Header

UZH-Logo

Maintenance Infos

Analysis of monotonic greening and browning trends from global NDVI time-series


de Jong, Rogier; de Bruin, S; de Wit, A; Schaepman, M E; Dent, D L (2011). Analysis of monotonic greening and browning trends from global NDVI time-series. Remote Sensing of Environment, 115(2):692 - 702.

Abstract

Remotely sensed vegetation indices are widely used to detect greening and browning trends; especially the global coverage of time-series normalized difference vegetation index (NDVI) data which are available from 1981. Seasonality and serial auto-correlation in the data have previously been dealt with by integrating the data to annual values; as an alternative to reducing the temporal resolution, we apply harmonic analyses and non-parametric trend tests to the GIMMS NDVI dataset (1981-2006). Using the complete dataset, greening and browning trends were analyzed using a linear model corrected for seasonality by subtracting the seasonal component, and a seasonal non-parametric model. In a third approach, phenological shift and variation in length of growing season were accounted for by analyzing the time-series using vegetation development stages rather than calendar days. Results differed substantially between the models, even though the input data were the same. Prominent regional greening trends identified by several other studies were confirmed but the models were inconsistent in areas with weak trends. The linear model using data corrected for seasonality showed similar trend slopes to those described in previous work using linear models on yearly mean values. The non-parametric models demonstrated the significant influence of variations in phenology; accounting for these variations should yield more robust trend analyses and better understanding of vegetation trends.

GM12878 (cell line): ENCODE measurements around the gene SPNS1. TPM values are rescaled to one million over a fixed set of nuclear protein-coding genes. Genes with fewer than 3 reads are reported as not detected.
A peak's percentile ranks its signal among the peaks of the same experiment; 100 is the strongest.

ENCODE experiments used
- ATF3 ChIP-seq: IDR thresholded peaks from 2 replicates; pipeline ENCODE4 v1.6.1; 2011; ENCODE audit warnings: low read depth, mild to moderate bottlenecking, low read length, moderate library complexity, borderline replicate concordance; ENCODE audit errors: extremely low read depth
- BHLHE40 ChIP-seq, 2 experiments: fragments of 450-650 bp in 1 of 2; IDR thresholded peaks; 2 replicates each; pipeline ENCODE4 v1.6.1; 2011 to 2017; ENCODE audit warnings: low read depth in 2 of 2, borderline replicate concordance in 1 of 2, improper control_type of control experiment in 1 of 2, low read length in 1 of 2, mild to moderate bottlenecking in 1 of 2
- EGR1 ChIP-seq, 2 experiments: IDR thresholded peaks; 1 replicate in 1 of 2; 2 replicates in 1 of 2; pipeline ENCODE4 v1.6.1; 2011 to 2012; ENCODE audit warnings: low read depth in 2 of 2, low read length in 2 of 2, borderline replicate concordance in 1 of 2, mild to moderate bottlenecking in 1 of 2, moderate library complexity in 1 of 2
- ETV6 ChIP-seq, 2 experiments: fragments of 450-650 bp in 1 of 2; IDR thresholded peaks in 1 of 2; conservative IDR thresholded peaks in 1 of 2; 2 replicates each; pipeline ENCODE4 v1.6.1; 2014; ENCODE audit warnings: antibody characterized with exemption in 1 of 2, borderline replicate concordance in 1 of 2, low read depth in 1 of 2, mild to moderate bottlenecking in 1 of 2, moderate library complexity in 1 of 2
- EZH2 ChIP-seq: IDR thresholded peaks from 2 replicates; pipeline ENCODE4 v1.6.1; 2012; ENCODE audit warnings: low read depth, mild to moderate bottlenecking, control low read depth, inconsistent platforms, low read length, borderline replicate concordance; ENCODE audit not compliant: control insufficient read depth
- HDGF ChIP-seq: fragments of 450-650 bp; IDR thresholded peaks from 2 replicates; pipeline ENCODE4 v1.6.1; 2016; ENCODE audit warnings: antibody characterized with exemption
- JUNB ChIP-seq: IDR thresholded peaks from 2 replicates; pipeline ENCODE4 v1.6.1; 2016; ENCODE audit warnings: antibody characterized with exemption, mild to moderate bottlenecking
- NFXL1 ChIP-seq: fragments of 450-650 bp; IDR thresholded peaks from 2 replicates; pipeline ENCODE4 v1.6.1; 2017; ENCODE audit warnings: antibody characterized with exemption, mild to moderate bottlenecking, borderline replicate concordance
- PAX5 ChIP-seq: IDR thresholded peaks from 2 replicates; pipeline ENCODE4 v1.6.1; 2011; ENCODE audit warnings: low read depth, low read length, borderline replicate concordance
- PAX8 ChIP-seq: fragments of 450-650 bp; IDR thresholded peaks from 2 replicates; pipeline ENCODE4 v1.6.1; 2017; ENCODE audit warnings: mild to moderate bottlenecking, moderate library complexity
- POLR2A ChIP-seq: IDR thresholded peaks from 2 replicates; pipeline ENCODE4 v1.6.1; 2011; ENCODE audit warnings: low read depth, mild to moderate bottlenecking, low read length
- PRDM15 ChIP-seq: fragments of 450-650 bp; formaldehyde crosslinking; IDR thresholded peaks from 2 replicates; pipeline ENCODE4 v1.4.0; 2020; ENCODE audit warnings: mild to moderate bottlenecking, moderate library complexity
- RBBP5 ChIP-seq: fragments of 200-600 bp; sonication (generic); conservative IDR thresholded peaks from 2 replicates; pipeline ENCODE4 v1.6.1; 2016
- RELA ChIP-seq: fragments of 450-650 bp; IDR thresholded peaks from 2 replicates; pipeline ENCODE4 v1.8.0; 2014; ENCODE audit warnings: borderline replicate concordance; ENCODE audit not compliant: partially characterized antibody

Abstract

Remotely sensed vegetation indices are widely used to detect greening and browning trends; especially the global coverage of time-series normalized difference vegetation index (NDVI) data which are available from 1981. Seasonality and serial auto-correlation in the data have previously been dealt with by integrating the data to annual values; as an alternative to reducing the temporal resolution, we apply harmonic analyses and non-parametric trend tests to the GIMMS NDVI dataset (1981-2006). Using the complete dataset, greening and browning trends were analyzed using a linear model corrected for seasonality by subtracting the seasonal component, and a seasonal non-parametric model. In a third approach, phenological shift and variation in length of growing season were accounted for by analyzing the time-series using vegetation development stages rather than calendar days. Results differed substantially between the models, even though the input data were the same. Prominent regional greening trends identified by several other studies were confirmed but the models were inconsistent in areas with weak trends. The linear model using data corrected for seasonality showed similar trend slopes to those described in previous work using linear models on yearly mean values. The non-parametric models demonstrated the significant influence of variations in phenology; accounting for these variations should yield more robust trend analyses and better understanding of vegetation trends.

Statistics

Citations

148 citations in Web of Science®
178 citations in Scopus®
Google Scholar™

Altmetrics

Downloads

180 downloads since deposited on 08 Mar 2011
83 downloads since 12 months
Detailed statistics

Additional indexing

Item Type:Journal Article, refereed, original work
Communities & Collections:07 Faculty of Science > Institute of Geography
Dewey Decimal Classification:910 Geography & travel
Uncontrolled Keywords:Seasonal Mann-Kendall
Language:English
Date:February 2011
Deposited On:08 Mar 2011 16:17
Last Modified:05 Apr 2016 14:34
Publisher:Elsevier
ISSN:0034-4257
Publisher DOI:https://doi.org/10.1016/j.rse.2010.10.011

Download

Download PDF  'Analysis of monotonic greening and browning trends from global NDVI time-series'.
Preview
Content: Accepted Version
Filetype: PDF
Size: 986kB
View at publisher